I have been very blessed to have some strong women in my life, starting with the woman who gave me everything, my mother, Elizabeth Petrie Burns Wendell.
She came to this country from Scotland as a young woman, just 18 years old, working as an au pair for a wealthy family in Manhattan. On her first day in America, October 30, 1956, she landed at Idlewild Airport and by the time she cleared customs the sun was going down.
The family had sent a car, and between the red skies and yellow cabs and the green and yellow lights she felt that America was the most colorful place on earth. In fact, she likened it to Dorothy seeing Oz for the first time, as if everything in her life up until then had been black and white.
That night as she went to sleep, she was able to look out her window and see the Empire State Building from her pillow. Welcome to America, mom.
From time to time I’ve thought about packing up and moving, getting a fresh start somewhere else; we’ve all had those urges. But thinking and actually doing are two different things.
And to pack up and leave everyone and everything you know, to move across the ocean in the days when you couldn’t find comfort in a Zoom or Facetime with your loved ones, that took real courage.
Now, I have to be careful with this next story because my mom used to get mad at me for telling it. Catch me one night at Neir’s or Geordie’s and I might tell the whole thing, but not here in the paper. I’ll give the redacted version.
There was a neighbor on Jamaica Avenue who had a habit of disciplining children who her son did not get along with. I had to be about seven years old at the time, and the neighbor had grabbed my arm and was hitting me very hard.
My mom was coming home from shopping on the avenue and witnessed this. She intervened. That’s all I’m able to say, that she intervened. And that the neighbor never lifted her hand to another child on that block again.
You can take the girl out of Scotland, but you can’t take the Scot out of the girl.
I was a sickly child, and she spent a lot of late nights with me, tending to the vaporizer and taking my temperature. She helped me with homework and school projects. She let me stay up and watch television with her when my dad was working nights.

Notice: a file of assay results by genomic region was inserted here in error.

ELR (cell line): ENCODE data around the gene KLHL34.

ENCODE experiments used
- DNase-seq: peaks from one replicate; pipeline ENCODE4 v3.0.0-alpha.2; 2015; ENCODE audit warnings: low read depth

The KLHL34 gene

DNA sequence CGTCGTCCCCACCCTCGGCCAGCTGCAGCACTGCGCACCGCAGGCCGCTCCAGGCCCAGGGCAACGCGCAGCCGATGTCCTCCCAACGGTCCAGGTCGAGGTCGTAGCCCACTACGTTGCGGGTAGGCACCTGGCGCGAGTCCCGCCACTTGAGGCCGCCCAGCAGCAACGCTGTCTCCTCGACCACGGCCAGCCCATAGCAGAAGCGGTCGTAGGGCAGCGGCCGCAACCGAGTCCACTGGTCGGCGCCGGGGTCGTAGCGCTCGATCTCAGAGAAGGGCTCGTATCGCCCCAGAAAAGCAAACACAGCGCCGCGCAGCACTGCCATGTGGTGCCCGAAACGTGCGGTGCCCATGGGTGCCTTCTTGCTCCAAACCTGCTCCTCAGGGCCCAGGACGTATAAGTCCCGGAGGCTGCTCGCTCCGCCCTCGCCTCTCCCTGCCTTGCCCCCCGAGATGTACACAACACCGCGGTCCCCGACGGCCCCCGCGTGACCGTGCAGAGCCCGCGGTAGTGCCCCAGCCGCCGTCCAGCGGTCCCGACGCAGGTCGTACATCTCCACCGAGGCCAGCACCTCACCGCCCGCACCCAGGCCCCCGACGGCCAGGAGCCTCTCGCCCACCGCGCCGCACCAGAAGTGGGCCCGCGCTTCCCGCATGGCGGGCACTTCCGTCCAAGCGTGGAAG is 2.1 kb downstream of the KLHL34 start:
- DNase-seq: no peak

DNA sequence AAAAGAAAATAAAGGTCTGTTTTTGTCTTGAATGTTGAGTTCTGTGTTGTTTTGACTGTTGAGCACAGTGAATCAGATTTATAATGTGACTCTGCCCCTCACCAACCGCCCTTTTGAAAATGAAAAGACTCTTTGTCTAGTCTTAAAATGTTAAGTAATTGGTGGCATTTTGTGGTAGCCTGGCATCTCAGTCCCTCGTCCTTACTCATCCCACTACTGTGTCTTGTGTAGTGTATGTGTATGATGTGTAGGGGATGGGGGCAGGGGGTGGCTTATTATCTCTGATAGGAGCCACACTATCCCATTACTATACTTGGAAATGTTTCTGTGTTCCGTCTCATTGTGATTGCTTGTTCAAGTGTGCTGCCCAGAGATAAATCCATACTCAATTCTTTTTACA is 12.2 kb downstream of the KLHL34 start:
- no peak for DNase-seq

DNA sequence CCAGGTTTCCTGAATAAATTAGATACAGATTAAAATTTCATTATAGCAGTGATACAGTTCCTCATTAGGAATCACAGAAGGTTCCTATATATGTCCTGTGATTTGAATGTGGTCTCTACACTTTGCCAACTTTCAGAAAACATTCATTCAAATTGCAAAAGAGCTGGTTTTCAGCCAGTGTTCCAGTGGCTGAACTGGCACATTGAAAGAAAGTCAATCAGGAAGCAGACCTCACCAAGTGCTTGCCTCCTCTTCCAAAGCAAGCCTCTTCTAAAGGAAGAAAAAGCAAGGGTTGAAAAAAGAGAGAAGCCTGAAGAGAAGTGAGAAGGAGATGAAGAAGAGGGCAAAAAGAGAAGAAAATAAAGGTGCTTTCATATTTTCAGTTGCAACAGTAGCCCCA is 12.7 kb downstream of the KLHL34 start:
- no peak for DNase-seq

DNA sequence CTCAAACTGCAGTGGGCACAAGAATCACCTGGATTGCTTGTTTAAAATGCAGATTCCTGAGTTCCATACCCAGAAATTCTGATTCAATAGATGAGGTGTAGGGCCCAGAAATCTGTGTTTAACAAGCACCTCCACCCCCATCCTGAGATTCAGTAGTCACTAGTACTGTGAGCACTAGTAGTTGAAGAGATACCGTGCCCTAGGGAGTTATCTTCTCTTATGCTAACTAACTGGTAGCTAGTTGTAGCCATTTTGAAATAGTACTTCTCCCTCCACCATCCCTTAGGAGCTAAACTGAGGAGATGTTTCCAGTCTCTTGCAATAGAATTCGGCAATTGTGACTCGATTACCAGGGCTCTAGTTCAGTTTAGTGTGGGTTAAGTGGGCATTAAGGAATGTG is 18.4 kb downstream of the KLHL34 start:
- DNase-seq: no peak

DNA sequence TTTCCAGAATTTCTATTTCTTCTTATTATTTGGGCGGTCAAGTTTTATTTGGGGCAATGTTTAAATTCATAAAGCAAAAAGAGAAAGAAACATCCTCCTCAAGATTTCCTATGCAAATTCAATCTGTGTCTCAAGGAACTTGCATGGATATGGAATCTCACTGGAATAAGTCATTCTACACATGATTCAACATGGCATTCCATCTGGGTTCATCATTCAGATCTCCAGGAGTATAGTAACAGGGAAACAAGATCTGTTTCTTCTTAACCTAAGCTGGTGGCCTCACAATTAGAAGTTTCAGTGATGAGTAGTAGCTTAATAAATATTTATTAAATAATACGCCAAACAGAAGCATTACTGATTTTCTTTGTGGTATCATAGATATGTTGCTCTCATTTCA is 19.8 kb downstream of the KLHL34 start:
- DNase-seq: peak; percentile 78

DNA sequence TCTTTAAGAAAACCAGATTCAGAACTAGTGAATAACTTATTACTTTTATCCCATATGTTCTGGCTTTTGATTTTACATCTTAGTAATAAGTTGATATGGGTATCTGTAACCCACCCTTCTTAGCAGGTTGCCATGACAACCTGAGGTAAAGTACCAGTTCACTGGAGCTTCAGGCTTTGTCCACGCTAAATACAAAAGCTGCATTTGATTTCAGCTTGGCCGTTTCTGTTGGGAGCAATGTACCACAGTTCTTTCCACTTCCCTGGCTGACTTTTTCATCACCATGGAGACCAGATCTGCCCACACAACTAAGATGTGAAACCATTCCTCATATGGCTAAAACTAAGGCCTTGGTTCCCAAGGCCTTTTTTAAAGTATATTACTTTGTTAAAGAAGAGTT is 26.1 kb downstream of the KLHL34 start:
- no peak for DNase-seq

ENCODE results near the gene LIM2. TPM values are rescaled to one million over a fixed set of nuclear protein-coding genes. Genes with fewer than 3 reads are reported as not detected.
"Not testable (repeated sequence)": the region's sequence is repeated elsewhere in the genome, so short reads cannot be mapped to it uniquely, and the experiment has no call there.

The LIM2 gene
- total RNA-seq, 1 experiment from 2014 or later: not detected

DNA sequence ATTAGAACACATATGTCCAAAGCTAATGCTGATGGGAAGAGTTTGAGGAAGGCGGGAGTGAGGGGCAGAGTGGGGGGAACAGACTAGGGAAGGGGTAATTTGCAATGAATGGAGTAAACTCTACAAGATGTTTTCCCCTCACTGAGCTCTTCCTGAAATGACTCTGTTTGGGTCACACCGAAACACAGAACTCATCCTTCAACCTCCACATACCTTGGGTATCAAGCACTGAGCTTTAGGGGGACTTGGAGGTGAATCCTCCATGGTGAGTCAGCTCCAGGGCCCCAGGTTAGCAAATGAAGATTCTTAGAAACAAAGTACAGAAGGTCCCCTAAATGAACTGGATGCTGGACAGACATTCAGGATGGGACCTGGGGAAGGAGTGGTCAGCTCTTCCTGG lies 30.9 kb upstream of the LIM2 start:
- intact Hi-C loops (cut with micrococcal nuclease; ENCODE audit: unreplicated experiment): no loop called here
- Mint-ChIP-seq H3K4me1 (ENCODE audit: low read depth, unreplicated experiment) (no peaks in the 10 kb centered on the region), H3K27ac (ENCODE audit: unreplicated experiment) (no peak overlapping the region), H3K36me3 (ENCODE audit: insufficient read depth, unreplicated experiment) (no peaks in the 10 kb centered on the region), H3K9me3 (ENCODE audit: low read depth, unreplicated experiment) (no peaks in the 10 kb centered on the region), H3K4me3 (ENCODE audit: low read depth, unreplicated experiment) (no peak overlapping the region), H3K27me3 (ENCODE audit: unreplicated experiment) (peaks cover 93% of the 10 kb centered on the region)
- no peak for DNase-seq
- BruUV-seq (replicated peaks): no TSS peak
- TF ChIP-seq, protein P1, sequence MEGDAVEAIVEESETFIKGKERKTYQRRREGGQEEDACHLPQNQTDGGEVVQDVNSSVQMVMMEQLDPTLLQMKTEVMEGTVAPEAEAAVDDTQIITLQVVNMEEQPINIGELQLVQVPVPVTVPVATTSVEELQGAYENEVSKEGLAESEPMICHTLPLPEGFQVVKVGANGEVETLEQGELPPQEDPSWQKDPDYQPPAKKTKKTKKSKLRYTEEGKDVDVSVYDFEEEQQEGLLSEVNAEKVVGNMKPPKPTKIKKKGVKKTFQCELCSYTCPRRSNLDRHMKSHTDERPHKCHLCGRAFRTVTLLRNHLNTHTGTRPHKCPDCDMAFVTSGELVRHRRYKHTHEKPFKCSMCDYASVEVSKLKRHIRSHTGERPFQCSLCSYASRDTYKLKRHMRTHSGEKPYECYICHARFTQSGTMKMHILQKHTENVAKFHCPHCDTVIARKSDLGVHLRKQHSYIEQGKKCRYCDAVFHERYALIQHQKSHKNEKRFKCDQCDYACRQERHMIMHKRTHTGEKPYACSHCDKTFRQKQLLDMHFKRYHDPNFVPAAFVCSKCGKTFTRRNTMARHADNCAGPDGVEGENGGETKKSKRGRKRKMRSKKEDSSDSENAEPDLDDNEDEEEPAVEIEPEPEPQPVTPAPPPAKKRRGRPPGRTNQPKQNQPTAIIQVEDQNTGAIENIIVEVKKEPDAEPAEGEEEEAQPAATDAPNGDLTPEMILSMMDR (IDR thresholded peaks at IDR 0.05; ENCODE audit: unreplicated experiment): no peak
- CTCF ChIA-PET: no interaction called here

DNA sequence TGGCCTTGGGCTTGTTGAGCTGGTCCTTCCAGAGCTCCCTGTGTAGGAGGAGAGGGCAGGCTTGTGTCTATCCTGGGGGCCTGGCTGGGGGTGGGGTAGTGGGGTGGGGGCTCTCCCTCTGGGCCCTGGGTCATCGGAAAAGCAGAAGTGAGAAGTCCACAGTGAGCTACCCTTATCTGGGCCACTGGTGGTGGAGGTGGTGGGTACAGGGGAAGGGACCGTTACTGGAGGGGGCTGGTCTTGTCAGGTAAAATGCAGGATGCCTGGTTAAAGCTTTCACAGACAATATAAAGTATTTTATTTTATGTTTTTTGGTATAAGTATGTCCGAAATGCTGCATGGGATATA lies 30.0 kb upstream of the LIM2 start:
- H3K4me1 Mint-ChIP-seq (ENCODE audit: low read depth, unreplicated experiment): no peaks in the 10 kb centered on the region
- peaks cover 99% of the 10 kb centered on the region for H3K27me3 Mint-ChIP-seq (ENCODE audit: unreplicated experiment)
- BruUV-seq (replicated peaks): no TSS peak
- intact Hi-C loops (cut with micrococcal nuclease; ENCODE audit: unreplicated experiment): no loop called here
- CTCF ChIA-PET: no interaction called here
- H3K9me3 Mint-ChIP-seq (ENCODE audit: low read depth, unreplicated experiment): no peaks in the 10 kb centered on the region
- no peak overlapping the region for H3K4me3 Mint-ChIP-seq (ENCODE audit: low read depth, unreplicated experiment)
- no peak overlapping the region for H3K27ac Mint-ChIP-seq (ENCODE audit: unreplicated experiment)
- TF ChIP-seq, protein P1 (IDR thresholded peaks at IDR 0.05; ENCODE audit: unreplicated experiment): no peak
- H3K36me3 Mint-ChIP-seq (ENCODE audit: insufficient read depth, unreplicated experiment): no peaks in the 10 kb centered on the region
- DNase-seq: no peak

And she made the best peanut butter-and-jelly sandwiches ever. The ingredients are easy to remember: peanut butter, jelly and bread. But she had a way of cutting the sandwich where the edges of the bread stuck together and the peanut and jelly were sealed inside.
I’d pay any amount of money to have one of mom’s peanut butter-and-jelly sandwiches again.
But what really left an impact on me was how hard my mom worked to ensure I received a good education.
Throughout high school and college, my mom worked little part-time jobs, mostly cleaning apartments for local seniors. Through her clients, she got referred to other seniors and pretty soon she was busy.
And every dollar she earned went towards my tuition and school expenses. Every dollar.
There were mornings that she was hurting, I could see that. But she wouldn’t dream of not working, not until I was out of school. And it was a great motivator to me. How could I not give my best when she was giving hers? She was, and continues to be, a great inspiration to me.
During Women’s History Month, the Woodhaven Cultural & Historical Society will be highlighting local artists. Last week, we introduced you to Woodhaven’s Deborah Camp. Over the next few weeks, we’ll be meeting Jennifer Lambert and Mahfuza Shammy Rahman, two more local artists.
All of the weekly Tuesday presentations are free, and if you’d like to attend email the WCHS at email@example.com for an invite.